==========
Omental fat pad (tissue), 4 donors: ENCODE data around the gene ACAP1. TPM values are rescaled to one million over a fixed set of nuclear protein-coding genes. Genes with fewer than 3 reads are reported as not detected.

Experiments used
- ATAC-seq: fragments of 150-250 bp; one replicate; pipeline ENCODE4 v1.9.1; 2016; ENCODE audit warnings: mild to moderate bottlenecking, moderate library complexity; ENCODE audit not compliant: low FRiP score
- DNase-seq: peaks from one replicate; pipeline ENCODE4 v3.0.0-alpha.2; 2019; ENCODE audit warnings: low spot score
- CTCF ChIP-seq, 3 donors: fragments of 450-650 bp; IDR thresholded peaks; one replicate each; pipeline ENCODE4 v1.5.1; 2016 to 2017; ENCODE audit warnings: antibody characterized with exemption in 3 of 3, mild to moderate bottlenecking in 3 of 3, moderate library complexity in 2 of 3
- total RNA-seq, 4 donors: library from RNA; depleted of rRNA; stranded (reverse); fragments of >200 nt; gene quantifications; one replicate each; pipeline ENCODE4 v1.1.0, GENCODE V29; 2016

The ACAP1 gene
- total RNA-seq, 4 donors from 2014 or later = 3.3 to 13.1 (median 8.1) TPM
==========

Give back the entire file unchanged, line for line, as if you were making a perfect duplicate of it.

Omental fat pad (tissue), 4 donors: ENCODE data around the gene ACAP1. TPM values are rescaled to one million over a fixed set of nuclear protein-coding genes. Genes with fewer than 3 reads are reported as not detected.

Experiments used
- ATAC-seq: fragments of 150-250 bp; one replicate; pipeline ENCODE4 v1.9.1; 2016; ENCODE audit warnings: mild to moderate bottlenecking, moderate library complexity; ENCODE audit not compliant: low FRiP score
- DNase-seq: peaks from one replicate; pipeline ENCODE4 v3.0.0-alpha.2; 2019; ENCODE audit warnings: low spot score
- CTCF ChIP-seq, 3 donors: fragments of 450-650 bp; IDR thresholded peaks; one replicate each; pipeline ENCODE4 v1.5.1; 2016 to 2017; ENCODE audit warnings: antibody characterized with exemption in 3 of 3, mild to moderate bottlenecking in 3 of 3, moderate library complexity in 2 of 3
- total RNA-seq, 4 donors: library from RNA; depleted of rRNA; stranded (reverse); fragments of >200 nt; gene quantifications; one replicate each; pipeline ENCODE4 v1.1.0, GENCODE V29; 2016

The ACAP1 gene
- total RNA-seq, 4 donors from 2014 or later = 3.3 to 13.1 (median 8.1) TPM